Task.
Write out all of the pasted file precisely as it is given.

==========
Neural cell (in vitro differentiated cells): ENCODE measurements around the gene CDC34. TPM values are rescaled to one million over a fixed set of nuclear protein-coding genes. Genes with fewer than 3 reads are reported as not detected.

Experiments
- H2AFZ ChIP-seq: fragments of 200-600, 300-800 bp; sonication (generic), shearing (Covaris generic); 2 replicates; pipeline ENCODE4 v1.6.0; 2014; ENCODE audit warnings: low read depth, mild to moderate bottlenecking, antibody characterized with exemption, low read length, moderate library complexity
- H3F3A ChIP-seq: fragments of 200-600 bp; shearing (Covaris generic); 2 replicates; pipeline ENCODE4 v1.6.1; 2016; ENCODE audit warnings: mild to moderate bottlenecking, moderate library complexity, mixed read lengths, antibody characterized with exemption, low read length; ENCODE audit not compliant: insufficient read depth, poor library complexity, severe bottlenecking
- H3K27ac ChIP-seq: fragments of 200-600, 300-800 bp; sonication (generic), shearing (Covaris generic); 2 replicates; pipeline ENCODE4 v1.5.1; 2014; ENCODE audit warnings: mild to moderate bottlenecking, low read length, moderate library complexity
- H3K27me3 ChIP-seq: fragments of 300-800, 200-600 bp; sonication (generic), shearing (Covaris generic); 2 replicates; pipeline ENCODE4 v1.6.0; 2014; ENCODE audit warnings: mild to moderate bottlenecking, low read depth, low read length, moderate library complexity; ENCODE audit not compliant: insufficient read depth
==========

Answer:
Neural cell (in vitro differentiated cells): ENCODE measurements around the gene CDC34. TPM values are rescaled to one million over a fixed set of nuclear protein-coding genes. Genes with fewer than 3 reads are reported as not detected.

Experiments
- H2AFZ ChIP-seq: fragments of 200-600, 300-800 bp; sonication (generic), shearing (Covaris generic); 2 replicates; pipeline ENCODE4 v1.6.0; 2014; ENCODE audit warnings: low read depth, mild to moderate bottlenecking, antibody characterized with exemption, low read length, moderate library complexity
- H3F3A ChIP-seq: fragments of 200-600 bp; shearing (Covaris generic); 2 replicates; pipeline ENCODE4 v1.6.1; 2016; ENCODE audit warnings: mild to moderate bottlenecking, moderate library complexity, mixed read lengths, antibody characterized with exemption, low read length; ENCODE audit not compliant: insufficient read depth, poor library complexity, severe bottlenecking
- H3K27ac ChIP-seq: fragments of 200-600, 300-800 bp; sonication (generic), shearing (Covaris generic); 2 replicates; pipeline ENCODE4 v1.5.1; 2014; ENCODE audit warnings: mild to moderate bottlenecking, low read length, moderate library complexity
- H3K27me3 ChIP-seq: fragments of 300-800, 200-600 bp; sonication (generic), shearing (Covaris generic); 2 replicates; pipeline ENCODE4 v1.6.0; 2014; ENCODE audit warnings: mild to moderate bottlenecking, low read depth, low read length, moderate library complexity; ENCODE audit not compliant: insufficient read depth